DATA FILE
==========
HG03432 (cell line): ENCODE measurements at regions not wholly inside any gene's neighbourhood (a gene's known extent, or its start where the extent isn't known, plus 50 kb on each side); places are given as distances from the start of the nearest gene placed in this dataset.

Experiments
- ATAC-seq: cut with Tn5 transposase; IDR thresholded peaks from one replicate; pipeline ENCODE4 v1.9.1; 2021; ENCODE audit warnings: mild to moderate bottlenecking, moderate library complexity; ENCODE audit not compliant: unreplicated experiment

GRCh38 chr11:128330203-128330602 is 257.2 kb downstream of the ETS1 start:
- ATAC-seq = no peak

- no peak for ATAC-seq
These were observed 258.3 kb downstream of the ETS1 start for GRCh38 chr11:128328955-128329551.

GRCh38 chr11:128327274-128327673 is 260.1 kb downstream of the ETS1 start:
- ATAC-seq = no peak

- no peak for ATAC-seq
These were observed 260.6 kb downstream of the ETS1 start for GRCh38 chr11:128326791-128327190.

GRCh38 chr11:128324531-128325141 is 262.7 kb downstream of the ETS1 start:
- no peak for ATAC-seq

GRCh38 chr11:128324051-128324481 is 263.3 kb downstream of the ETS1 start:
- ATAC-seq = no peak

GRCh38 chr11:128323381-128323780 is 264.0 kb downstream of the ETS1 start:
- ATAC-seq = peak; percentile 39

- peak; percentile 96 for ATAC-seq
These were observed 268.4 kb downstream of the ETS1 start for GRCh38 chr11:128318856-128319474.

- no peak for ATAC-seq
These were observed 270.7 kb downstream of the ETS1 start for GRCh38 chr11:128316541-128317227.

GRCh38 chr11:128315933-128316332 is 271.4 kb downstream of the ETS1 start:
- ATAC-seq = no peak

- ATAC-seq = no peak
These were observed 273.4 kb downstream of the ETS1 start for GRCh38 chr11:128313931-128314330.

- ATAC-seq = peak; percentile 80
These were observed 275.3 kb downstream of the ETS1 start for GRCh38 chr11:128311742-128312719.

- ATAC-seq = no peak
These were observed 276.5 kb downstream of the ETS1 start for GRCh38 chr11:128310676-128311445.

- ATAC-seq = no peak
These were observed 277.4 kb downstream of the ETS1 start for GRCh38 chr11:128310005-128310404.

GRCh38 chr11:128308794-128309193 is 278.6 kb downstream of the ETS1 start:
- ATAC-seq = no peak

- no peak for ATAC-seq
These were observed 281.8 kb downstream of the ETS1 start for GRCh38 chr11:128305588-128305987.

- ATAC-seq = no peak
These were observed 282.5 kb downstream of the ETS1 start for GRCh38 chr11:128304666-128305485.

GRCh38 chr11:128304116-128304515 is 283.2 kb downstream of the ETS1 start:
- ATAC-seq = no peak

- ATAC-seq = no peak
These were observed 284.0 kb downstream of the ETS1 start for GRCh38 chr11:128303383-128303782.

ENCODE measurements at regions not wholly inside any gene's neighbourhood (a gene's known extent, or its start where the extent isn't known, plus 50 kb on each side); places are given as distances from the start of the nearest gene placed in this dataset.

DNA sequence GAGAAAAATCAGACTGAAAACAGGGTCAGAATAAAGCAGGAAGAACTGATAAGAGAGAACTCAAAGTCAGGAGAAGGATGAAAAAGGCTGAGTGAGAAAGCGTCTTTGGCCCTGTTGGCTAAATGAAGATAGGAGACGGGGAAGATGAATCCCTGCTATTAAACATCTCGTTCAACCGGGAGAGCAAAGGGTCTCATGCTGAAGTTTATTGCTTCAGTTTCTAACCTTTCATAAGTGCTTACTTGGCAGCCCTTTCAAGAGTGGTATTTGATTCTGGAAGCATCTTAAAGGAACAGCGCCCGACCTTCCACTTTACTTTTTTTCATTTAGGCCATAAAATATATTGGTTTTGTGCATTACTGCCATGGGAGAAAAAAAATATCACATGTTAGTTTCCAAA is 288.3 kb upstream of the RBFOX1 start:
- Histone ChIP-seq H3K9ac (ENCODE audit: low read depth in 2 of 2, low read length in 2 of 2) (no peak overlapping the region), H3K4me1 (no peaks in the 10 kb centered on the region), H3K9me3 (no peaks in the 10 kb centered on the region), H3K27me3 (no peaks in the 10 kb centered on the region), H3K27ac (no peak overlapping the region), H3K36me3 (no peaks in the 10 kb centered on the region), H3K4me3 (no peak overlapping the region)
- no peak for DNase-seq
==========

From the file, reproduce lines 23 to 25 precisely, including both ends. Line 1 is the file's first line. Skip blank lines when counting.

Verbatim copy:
- ATAC-seq = no peak

- ATAC-seq = no peak
These were observed 273.4 kb downstream of the ETS1 start for GRCh38 chr11:128313931-128314330.